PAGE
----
Why the Church Needs Daniel Today

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From all the miraculous stories in the Bible there are but few that surpass those found in the book of Daniel. From the resolution to eat only vegetables to Daniel’s redemption in the lion’s den the first six chapters prove that God is indeed the living God. There are few other places in Scripture where God breaks through into this world with such frequency and intensity. No wonder why the book has been the key subject of many a Sunday school flannelgraph. But, why did God break through into the world in Daniel’s day like he did? What does the book of Daniel inform us about our God and about how we are to live in this world some 1400 years later? Frankly, why does the church need Daniel today?

Shadrach, Meshach, Abednego in the fiery furnace

First, I think God’s intervention into the world in Daniel’s day proves that God is about keeping his promises to his people. Even as Israel had rejected Yahweh, Yahweh had not rejected his people Israel. God was and always will be about his people. But, not because his people are worthy, as the history of Israel displays, but because God is about keeping his promise to preserve his people. And, God had promised to preserve his people in both the Abrahamic and Davidic covenants. You simply cannot (nor should you) read the book of Daniel without the Abrahamic and Davidic promises ringing in your ears. Furthermore, God is found breaking into this world in Daniel’s day more than at other times precisely because Israel had been displaced. God is after his goodness by demonstrating that he can keep his promise in the preservation of his people. At a time in history when God seems not to be good, he is found precisely to be good. I believe that the safekeeping of God’s people is so important to the book of Daniel that it must be our starting place as we approach the interpretation of the book. Dare I say that it is more important to the interpretation of the book than the theme of God’s sovereignty. Yes, I believe that the sovereignty of God is an important theme of the book of Daniel. However, the major theme of the book is the sovereignty of God as displayed in the preservation of his people for the purpose of keeping his promises to them.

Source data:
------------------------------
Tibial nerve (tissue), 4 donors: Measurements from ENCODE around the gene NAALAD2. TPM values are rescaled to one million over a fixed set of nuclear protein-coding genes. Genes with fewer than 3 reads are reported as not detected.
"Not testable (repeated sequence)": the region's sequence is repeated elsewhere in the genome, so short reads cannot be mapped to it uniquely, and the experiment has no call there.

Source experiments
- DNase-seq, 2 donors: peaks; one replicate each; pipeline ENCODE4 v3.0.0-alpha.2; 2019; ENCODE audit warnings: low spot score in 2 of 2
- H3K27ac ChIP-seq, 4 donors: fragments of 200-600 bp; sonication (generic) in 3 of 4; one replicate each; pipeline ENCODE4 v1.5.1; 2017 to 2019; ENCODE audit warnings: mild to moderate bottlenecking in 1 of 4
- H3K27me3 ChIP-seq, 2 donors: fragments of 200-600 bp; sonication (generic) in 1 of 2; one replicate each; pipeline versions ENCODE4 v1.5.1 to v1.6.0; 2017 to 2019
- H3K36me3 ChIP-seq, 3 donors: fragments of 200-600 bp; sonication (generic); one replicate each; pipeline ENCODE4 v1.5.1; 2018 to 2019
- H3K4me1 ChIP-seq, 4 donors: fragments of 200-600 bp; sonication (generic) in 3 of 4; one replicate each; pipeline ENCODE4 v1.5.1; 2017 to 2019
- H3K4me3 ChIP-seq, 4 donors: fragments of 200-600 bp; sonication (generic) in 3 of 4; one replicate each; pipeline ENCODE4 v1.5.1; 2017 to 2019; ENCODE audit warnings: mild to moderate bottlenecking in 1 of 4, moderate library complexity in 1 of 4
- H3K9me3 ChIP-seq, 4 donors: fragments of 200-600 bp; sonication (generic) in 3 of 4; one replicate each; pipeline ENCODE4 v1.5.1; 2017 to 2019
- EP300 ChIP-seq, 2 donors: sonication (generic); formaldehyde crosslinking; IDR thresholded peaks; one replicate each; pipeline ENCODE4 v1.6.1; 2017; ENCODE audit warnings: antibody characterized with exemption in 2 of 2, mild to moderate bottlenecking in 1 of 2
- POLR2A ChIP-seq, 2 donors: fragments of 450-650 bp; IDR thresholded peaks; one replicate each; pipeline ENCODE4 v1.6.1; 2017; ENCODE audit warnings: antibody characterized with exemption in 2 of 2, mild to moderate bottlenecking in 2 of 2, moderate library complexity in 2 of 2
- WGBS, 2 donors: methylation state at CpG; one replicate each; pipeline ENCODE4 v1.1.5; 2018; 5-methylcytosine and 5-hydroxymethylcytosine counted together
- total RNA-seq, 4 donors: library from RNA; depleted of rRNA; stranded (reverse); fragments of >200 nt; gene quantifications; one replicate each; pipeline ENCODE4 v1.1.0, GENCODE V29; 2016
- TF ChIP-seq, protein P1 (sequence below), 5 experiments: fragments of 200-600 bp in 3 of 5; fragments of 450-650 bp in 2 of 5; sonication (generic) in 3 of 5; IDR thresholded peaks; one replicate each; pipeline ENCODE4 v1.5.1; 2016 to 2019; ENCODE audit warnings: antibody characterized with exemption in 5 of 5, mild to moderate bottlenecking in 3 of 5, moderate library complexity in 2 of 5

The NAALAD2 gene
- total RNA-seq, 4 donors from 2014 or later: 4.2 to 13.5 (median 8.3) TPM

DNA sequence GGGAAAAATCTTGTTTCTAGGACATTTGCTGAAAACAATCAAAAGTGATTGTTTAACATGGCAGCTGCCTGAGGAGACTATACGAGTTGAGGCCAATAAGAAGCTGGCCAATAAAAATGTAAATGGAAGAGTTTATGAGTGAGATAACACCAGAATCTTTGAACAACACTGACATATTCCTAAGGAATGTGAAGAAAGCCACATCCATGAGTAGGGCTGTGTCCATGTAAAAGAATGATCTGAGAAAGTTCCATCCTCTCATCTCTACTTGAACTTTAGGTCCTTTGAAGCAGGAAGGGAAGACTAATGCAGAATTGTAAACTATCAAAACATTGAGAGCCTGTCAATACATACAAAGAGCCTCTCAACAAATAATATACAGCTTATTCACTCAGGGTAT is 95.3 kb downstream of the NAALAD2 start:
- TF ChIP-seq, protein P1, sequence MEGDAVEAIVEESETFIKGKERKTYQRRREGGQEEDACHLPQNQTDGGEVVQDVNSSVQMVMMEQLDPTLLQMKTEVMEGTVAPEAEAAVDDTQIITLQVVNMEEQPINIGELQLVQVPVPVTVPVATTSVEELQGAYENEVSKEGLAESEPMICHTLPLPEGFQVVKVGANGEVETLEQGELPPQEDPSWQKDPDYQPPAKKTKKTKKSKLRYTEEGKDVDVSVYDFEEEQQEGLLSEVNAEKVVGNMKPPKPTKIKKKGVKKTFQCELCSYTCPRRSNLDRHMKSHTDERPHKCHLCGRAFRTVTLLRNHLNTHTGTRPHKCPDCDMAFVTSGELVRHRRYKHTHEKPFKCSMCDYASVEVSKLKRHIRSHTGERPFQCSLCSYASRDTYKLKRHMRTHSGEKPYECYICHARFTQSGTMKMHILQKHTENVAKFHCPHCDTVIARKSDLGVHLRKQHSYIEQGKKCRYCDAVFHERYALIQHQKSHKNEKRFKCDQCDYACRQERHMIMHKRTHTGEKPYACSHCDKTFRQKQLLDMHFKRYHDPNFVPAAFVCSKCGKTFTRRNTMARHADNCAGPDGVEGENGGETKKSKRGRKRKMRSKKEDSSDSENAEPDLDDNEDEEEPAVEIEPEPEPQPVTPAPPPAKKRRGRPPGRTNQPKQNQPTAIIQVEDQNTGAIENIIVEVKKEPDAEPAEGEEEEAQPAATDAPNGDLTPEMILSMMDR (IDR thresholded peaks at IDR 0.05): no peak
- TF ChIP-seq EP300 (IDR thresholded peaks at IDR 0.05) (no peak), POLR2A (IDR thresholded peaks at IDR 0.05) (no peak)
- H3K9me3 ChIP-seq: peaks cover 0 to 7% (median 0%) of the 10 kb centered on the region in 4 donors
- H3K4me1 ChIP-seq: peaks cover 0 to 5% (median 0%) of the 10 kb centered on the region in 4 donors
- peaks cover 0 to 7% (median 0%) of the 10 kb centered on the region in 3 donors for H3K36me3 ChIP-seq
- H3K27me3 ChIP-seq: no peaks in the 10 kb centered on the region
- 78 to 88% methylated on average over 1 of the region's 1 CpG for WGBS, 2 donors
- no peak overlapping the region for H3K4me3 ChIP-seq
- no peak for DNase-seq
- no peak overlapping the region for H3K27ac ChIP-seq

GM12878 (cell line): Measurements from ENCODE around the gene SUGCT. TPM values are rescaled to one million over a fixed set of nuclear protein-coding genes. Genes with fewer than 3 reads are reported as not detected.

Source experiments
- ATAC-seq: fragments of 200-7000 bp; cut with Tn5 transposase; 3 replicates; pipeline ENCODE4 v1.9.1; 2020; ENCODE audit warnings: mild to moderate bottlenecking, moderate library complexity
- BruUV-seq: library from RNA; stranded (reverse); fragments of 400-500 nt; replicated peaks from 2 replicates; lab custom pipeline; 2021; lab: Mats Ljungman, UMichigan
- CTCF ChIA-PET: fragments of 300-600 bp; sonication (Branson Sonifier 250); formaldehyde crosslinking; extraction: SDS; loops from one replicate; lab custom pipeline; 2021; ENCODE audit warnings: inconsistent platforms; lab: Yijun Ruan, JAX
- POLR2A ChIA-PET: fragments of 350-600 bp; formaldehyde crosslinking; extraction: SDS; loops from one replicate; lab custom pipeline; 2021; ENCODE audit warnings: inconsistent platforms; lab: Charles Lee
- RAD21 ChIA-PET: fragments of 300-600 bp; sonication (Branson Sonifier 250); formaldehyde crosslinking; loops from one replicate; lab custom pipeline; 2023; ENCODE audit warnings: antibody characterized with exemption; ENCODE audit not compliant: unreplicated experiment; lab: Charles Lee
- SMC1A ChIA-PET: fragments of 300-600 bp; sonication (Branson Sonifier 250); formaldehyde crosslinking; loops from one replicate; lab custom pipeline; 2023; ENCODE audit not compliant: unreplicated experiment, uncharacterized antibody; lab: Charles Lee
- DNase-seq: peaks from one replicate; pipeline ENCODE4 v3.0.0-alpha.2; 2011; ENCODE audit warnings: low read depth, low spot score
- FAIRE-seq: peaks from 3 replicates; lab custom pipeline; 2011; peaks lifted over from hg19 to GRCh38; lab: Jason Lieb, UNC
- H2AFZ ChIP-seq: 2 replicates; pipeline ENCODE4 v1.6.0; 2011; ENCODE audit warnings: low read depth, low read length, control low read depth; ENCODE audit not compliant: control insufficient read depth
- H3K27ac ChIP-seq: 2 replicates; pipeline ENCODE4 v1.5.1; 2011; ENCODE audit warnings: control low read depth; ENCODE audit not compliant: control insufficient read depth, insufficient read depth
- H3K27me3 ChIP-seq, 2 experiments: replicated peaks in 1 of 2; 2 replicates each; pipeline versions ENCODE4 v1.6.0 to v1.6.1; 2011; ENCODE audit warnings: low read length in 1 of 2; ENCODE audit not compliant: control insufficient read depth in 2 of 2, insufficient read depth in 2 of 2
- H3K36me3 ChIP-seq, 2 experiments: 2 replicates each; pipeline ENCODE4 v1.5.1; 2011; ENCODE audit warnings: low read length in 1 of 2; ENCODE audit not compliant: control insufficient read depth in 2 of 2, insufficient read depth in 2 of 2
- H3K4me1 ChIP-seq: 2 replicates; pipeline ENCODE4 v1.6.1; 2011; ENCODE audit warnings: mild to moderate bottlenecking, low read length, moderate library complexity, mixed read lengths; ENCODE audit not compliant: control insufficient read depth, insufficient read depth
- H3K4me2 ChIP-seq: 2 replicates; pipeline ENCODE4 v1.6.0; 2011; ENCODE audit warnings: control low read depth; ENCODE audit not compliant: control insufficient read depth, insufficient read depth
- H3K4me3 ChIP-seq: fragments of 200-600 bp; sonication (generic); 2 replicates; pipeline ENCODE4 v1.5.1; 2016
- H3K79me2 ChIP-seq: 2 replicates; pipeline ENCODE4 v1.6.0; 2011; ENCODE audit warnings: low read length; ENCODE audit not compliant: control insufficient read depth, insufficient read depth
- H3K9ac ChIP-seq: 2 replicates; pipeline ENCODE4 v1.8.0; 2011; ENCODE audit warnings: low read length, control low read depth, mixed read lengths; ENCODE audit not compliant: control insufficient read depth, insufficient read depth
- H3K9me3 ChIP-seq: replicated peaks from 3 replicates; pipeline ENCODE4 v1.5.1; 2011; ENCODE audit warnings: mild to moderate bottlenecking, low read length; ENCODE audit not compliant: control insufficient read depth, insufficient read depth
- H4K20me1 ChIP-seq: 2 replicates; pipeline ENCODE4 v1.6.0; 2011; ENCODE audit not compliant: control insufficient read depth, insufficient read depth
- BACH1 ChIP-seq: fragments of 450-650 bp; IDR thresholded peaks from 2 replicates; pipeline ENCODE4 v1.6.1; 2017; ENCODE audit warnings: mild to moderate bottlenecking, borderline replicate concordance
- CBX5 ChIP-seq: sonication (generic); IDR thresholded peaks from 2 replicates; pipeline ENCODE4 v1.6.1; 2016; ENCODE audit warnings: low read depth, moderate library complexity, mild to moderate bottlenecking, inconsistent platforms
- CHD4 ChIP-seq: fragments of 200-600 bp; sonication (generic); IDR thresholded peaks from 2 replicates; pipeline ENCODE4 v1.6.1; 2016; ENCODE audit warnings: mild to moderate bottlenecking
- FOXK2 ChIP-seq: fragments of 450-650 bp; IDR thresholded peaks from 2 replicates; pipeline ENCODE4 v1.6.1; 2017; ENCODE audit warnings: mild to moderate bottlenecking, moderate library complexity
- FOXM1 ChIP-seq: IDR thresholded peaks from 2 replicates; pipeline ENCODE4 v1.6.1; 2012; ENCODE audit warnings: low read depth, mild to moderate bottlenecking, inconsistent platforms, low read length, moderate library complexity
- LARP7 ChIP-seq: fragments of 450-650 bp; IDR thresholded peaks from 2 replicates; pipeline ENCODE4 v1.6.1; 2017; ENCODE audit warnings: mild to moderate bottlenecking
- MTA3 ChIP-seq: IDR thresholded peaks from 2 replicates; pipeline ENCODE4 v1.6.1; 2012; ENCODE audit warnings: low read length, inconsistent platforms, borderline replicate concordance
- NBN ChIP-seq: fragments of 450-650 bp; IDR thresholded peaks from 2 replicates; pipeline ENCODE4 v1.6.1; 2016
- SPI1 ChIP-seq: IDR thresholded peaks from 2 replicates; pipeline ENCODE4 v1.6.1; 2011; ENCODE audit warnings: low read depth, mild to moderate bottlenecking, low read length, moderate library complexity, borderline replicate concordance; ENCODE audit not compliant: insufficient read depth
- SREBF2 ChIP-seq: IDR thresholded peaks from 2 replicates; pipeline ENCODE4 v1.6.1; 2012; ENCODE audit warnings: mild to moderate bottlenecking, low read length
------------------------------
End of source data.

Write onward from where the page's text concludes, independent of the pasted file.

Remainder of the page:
Second, faithfulness to God is a necessary part of convincing the world that God is about keeping his promises. Yes, there is a certain tension between this point and my first point. Granted, as much as we might waive the banner of God’s sovereignty throughout our interpretation of the book, the faithfulness of God’s people cannot be overlooked. From Daniel’s famous “resolve” in chapter 1, to Shadrach, Meshach, and Abednego’s “but if not” statement, and to Daniel’s blamelessness in chapter six, the character of God’s people simply cannot be overlooked. It is often the case that this point becomes the focus of a teaching through the book. We are familiar with the “Dare to be Daniel” sermons. I don’t want to say that this type of application is altogether wrong, however it must be held up together with the first point. God is about preserving his people and God’s people need to be about proving he will preserve his people.

So, why does the church need the book of Daniel?

Why?

The church needs the book of Daniel because (1) the church needs to be reminded that God is about the preservation of his people and (2) the church is called to live in this world in such a way that puts that preservation on display.

Remember, the church is as much God’s people as Israel was in Daniel’s day. God had given Nebuchadnezzar a victory over Israel, but God had not given him the ultimate victory. God gave Daniel and his friends the opportunity to put the care of his people on display in a foreign land. How does the church live to put the conservation of God’s people on display? It does so through its resolution to be obedient to God’s Word and its refusal to become conformed to this world. And, the church is successful no matter what the outcome is this side of heaven. That point is made throughout the first six chapters of the book of Daniel, but is made most pointedly in Shadrach, Meshach, and Abednego’s refusal to bow to Nebuchadnezzar’s image no matter the outcome. In the end, if we are to be put to death we only prove God to be greater because Satan’s greatest power will be found innocuous at the resurrection.

When I think about the great number of challenges we face in our world, I cannot help but think of the God of Daniel, Shadrach, Meshach, and Abednego. The God who’s sovereign work through these four young men proves that he is a God who cares about preserving his people as much as he care about the character of his people. As we wrestle with what it means to live in a world with a growing disdain for its Creator, we must remember that its Creator has no disdain for his people. We must understand as Shadrach, Meshach, and Abednego did: only physical death can be brought against us. The only thing that Nebuchadnezzar, Belshazzar, or Darius could have done to Daniel and his friends was to kill them. These young men thought about their God in this way. They understood the scope of his sovereignty and his commitment to preserve his people. They understood that whether or not they had breath, God had a plan for them. And, so it is for us. For, “he is a living God, enduring forever; his kingdom shall never be destroyed, and his dominion shall be to the end” (Dan 6:26).

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